3 posted on 06/22/2011 12:46:22 PM PDT by apillar
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To: Servant of the Cross

Well, Alan Simpson made a career of being in govt. He is part of the problem. If he really wanted to be a solution maker, he should have done so a long time ago.


4 posted on 06/22/2011 12:46:38 PM PDT by Parmy
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To: Servant of the Cross

Simpson has always been a RINO, which is why he is always picked to represent the Republican side when democrats want a “republican” voice on some blue ribbon commission. However, unlike other RINO’s he seems to have the ability to mask it with folksy talk and an “ahh shucks” attitude which seems to give him a pass with most conservatives.


5 posted on 06/22/2011 12:46:42 PM PDT by apillar
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To: apillar

Screw Simpson.....Alan, just fade the hell away and STFU!


6 posted on 06/22/2011 12:48:01 PM PDT by Gaffer
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To: Servant of the Cross
Well, Alan Simpson make a career of being in govt. He has been part of the problem all of his life and not a solution maker.

I could be wrong, but I think he was in Congress some where when govt. went to base line accounting.

7 posted on 06/22/2011 12:48:42 PM PDT by Parmy
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To: Parmy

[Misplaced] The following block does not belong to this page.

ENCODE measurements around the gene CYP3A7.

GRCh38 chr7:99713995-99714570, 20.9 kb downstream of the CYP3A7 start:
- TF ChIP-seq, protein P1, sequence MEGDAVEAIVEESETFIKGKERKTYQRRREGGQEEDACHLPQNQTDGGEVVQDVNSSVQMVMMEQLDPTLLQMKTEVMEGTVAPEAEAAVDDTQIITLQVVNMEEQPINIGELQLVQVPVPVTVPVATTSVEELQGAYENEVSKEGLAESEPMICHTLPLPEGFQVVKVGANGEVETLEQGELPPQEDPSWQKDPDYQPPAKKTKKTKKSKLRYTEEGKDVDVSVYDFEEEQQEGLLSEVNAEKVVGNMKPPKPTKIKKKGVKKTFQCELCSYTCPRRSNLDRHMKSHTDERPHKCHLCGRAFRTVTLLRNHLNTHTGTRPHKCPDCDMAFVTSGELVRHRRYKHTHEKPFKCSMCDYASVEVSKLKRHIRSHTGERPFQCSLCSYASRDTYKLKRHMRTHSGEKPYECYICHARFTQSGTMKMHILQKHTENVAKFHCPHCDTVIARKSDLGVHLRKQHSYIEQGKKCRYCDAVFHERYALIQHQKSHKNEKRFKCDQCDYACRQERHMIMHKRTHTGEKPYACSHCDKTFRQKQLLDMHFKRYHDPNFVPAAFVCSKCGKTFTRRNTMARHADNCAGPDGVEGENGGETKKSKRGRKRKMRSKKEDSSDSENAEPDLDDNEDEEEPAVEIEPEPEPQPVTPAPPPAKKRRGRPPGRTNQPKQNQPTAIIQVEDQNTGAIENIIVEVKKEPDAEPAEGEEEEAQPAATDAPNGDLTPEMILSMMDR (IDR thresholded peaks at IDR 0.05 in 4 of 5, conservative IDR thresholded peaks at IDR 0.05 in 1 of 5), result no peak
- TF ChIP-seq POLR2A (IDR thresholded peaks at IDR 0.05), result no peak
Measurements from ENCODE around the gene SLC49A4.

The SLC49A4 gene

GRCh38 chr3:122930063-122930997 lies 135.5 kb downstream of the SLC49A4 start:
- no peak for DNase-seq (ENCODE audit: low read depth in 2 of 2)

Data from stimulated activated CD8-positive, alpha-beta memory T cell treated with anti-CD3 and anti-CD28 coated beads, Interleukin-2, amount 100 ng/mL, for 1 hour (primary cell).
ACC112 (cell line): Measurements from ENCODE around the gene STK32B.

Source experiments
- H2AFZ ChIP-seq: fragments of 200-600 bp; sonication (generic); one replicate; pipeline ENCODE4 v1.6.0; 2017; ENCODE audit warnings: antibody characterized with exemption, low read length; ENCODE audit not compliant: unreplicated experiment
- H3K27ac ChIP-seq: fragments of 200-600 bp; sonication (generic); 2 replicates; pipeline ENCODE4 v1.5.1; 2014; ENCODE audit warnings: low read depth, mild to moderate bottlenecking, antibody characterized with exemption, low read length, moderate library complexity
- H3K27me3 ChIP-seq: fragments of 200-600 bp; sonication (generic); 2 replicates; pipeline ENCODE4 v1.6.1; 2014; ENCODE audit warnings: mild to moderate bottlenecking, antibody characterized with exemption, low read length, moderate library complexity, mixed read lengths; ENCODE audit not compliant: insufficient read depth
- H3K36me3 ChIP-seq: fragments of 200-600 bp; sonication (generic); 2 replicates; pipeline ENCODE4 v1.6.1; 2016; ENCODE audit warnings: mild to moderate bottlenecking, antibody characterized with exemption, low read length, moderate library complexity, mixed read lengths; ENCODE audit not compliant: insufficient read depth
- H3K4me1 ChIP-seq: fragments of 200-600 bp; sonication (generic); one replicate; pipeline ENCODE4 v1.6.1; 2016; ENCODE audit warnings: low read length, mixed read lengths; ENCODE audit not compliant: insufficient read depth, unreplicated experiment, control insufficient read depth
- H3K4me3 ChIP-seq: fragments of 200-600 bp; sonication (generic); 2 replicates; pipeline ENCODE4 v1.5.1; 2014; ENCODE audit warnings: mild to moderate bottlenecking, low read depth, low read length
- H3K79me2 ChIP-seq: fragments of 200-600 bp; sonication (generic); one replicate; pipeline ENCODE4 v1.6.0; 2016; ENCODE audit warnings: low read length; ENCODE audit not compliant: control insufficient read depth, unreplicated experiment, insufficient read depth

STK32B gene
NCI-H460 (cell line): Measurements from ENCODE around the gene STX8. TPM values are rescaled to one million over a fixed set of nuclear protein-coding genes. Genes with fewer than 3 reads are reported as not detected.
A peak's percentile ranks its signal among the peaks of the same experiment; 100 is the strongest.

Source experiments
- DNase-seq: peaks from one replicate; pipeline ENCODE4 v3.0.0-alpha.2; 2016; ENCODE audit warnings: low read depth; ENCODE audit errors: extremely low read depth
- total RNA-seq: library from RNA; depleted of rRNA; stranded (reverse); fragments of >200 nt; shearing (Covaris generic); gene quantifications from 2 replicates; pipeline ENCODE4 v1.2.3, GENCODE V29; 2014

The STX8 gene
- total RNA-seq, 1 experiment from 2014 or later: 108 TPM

Old “aw shucks” Simpson uses the government favorite tweet “tax expenditures” in making his argument. Tax expenditures mean the government owns you and anything they let you keep of what you earn is a tax expenditure. Idiots like Simpson should just go away.


8 posted on 06/22/2011 12:53:53 PM PDT by Goreknowshowtocheat
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To: Servant of the Cross

? Simpson is a Republican

As to who the good guy is and who is wearing the black hat...I cant tell anymore


9 posted on 06/22/2011 12:58:43 PM PDT by woofie
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To: Servant of the Cross

Simpson is a lifelong chickensh!t of the Joe Scarborough or Charlie Crist variety (or Schwarzenegger, et al. ad nauseum) who is always most comfortable and boldly swaggering when he is flailing away at Republican straw men in precisely the fashion that the media will greet with full approval.

He has never taken a “courageous” or “independent” stand that flew in the face of media/leftwing operatives.